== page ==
Bee Blocks and Machine Appliqué

Our local modern guild is running two quilting bees this year with 7 members in each. It works just like online bees except we hand out the fabric and collect the finished blocks in person. I signed up for one of these and here’s what we’ve been up to so far.

First, Katy provided the fabric and asked us to make the Knotty Gnome’s rolling diamonds block. Aside from the black and white fabrics which are constant in all of Katy’s blocks, each block has a different colour combination. These are the two I made.???????????????????????????????

The following month I was Queen Bee and I chose the Scrapbuster block that Corey Yoder featured on her Little Miss Shabby blog. Once I decide how big I’d like the quilt I’ll know whether I need 30 or 35 – 12″ blocks. Eighteen are done so far.

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After that Joanne requested the Japanese-X-Plus Scrap Block (Setsuko Inagawa Block). We were asked to use our own fabrics so that the quilt will be scrappy. Under the rules of the bee Joanne couldn’t prescribe any colour choices, so I happily used these fabrics from my scrap box.

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And this month we are appliquéing. Carolyn gave us the 14″x14″ white background pieces and 5 solid charm squares, and except for that they had to be circles the rest was up to us. The first block I made is on the left below, and as much as I love it I decided to make a less symmetrical block for the second one. Initially I wanted to overlap some circles, but the overlapping designs I came up with left more negative space than I liked. And having used up almost all of the charm square fabric I ultimately had to give up on the idea. As far as I know both are original designs. That said, the block on the left definitely feels familiar.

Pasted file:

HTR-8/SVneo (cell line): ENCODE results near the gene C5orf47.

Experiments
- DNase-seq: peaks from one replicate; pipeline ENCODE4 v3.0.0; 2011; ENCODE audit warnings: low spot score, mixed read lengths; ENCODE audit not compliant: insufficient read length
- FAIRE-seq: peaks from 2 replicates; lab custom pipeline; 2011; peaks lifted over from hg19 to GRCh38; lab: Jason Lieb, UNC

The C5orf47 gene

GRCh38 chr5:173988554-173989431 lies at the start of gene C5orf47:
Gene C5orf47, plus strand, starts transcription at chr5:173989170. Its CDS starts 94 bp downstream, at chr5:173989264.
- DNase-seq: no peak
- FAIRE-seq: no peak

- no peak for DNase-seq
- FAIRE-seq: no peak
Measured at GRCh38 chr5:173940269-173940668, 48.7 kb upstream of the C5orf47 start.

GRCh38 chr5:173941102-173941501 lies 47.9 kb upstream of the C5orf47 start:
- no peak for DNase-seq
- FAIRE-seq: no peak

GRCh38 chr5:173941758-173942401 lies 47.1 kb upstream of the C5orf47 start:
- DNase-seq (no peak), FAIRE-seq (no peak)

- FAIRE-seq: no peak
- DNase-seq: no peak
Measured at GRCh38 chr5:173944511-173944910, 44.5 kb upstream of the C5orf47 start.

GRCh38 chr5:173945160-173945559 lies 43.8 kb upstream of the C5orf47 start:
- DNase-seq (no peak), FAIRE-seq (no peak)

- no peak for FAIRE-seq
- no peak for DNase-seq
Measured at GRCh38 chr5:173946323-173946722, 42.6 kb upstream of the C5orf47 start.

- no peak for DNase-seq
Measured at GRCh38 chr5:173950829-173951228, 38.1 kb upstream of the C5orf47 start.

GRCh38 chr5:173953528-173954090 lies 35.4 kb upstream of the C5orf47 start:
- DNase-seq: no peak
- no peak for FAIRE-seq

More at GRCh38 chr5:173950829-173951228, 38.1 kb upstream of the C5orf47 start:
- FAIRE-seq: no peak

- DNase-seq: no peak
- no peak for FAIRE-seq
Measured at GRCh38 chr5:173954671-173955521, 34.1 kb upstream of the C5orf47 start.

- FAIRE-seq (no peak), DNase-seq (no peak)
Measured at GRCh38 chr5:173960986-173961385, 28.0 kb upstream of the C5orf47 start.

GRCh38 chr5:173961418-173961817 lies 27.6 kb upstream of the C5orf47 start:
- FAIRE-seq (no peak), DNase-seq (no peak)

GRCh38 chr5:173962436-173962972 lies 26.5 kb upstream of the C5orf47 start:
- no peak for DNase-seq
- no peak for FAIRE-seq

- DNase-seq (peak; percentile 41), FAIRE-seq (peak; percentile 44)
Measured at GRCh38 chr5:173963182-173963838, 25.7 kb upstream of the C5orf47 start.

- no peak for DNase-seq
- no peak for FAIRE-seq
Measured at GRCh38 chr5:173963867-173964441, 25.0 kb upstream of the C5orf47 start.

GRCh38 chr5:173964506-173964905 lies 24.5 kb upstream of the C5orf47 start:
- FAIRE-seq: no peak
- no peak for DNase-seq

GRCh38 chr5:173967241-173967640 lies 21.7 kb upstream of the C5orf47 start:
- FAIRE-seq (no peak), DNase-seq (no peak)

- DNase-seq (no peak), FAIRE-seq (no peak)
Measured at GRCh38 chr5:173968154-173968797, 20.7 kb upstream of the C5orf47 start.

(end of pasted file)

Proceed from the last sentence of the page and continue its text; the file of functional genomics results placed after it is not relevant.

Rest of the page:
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After making the two blocks using raw-edge machine appliqué, I have some thoughts about the process. First, it’s challenging to cut perfect circles even if you move the fabric and not the scissors. Second, there seems to be no way to avoid having tiny threads escape from the confines of the circle. To me they’re a distraction rather than a design flaw. Third, I learned that with machine appliqué one should match the thread to the background, not the appliqué fabric (the inverse is true for hand appliqué). Several of these issues are illustrated below. If you click the picture a larger image will open in a new window.

Top left: Arrows point to smoke-coloured filament thread visible on the background fabric. The thread is also visible on both the bright green and pink fabrics, but not the other colours. Top right: Arrow points to a missed stitch.
Bottom left: Back of the block. Bottom right: The green circle with the missed stitch has been completely replaced and this time I used white/clear monofilament thread.

The machine stitches are very small to allow me to closely follow the circle’s curve (bottom left photo, above) and I am undecided as to whether I’ll redo any other circles. Although they don’t look perfect right up close, I think I risk doing damage to the circle and/or the background fabric if I attempt to unsew the appliqué. At least I have close to 3 weeks to make up my mind.